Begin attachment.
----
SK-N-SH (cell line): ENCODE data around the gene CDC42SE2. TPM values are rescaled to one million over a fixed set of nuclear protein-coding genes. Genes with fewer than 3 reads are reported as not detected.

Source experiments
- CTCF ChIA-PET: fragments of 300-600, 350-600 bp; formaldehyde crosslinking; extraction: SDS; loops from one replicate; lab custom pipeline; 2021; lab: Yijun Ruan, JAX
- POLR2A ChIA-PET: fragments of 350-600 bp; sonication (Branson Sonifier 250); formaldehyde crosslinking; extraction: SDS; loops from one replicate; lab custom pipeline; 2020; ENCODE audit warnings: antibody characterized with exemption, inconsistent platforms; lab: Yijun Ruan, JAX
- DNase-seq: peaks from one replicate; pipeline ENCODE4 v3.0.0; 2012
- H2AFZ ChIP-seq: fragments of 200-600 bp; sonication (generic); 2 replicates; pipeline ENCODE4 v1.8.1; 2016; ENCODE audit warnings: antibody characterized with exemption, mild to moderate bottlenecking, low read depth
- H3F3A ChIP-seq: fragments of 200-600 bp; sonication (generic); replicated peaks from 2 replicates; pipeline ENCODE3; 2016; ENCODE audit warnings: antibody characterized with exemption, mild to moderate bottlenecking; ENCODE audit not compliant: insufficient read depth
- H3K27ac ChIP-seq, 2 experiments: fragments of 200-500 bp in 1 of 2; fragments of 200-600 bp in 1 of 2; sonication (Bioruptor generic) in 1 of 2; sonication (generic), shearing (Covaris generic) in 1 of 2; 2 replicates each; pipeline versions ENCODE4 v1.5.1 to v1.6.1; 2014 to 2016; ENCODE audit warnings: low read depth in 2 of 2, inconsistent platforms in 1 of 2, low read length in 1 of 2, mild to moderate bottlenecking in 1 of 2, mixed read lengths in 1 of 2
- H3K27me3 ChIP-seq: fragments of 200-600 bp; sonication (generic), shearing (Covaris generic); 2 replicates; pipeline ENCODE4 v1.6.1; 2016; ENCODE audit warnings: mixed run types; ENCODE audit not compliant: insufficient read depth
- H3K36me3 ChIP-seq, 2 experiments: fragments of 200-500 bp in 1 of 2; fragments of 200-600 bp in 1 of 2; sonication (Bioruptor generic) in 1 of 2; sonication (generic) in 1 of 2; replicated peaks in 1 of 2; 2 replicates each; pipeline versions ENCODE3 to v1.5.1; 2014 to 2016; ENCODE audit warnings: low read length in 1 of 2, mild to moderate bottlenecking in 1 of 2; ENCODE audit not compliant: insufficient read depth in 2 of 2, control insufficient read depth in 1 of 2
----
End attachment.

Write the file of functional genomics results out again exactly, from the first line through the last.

SK-N-SH (cell line): ENCODE data around the gene CDC42SE2. TPM values are rescaled to one million over a fixed set of nuclear protein-coding genes. Genes with fewer than 3 reads are reported as not detected.

Source experiments
- CTCF ChIA-PET: fragments of 300-600, 350-600 bp; formaldehyde crosslinking; extraction: SDS; loops from one replicate; lab custom pipeline; 2021; lab: Yijun Ruan, JAX
- POLR2A ChIA-PET: fragments of 350-600 bp; sonication (Branson Sonifier 250); formaldehyde crosslinking; extraction: SDS; loops from one replicate; lab custom pipeline; 2020; ENCODE audit warnings: antibody characterized with exemption, inconsistent platforms; lab: Yijun Ruan, JAX
- DNase-seq: peaks from one replicate; pipeline ENCODE4 v3.0.0; 2012
- H2AFZ ChIP-seq: fragments of 200-600 bp; sonication (generic); 2 replicates; pipeline ENCODE4 v1.8.1; 2016; ENCODE audit warnings: antibody characterized with exemption, mild to moderate bottlenecking, low read depth
- H3F3A ChIP-seq: fragments of 200-600 bp; sonication (generic); replicated peaks from 2 replicates; pipeline ENCODE3; 2016; ENCODE audit warnings: antibody characterized with exemption, mild to moderate bottlenecking; ENCODE audit not compliant: insufficient read depth
- H3K27ac ChIP-seq, 2 experiments: fragments of 200-500 bp in 1 of 2; fragments of 200-600 bp in 1 of 2; sonication (Bioruptor generic) in 1 of 2; sonication (generic), shearing (Covaris generic) in 1 of 2; 2 replicates each; pipeline versions ENCODE4 v1.5.1 to v1.6.1; 2014 to 2016; ENCODE audit warnings: low read depth in 2 of 2, inconsistent platforms in 1 of 2, low read length in 1 of 2, mild to moderate bottlenecking in 1 of 2, mixed read lengths in 1 of 2
- H3K27me3 ChIP-seq: fragments of 200-600 bp; sonication (generic), shearing (Covaris generic); 2 replicates; pipeline ENCODE4 v1.6.1; 2016; ENCODE audit warnings: mixed run types; ENCODE audit not compliant: insufficient read depth
- H3K36me3 ChIP-seq, 2 experiments: fragments of 200-500 bp in 1 of 2; fragments of 200-600 bp in 1 of 2; sonication (Bioruptor generic) in 1 of 2; sonication (generic) in 1 of 2; replicated peaks in 1 of 2; 2 replicates each; pipeline versions ENCODE3 to v1.5.1; 2014 to 2016; ENCODE audit warnings: low read length in 1 of 2, mild to moderate bottlenecking in 1 of 2; ENCODE audit not compliant: insufficient read depth in 2 of 2, control insufficient read depth in 1 of 2